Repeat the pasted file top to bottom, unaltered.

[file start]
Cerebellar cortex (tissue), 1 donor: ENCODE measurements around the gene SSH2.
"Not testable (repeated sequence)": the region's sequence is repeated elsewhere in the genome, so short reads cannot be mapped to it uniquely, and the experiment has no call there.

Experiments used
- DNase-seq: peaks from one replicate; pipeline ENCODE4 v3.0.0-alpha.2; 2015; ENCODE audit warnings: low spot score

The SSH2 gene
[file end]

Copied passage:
Cerebellar cortex (tissue), 1 donor: ENCODE measurements around the gene SSH2.
"Not testable (repeated sequence)": the region's sequence is repeated elsewhere in the genome, so short reads cannot be mapped to it uniquely, and the experiment has no call there.

Experiments used
- DNase-seq: peaks from one replicate; pipeline ENCODE4 v3.0.0-alpha.2; 2015; ENCODE audit warnings: low spot score

The SSH2 gene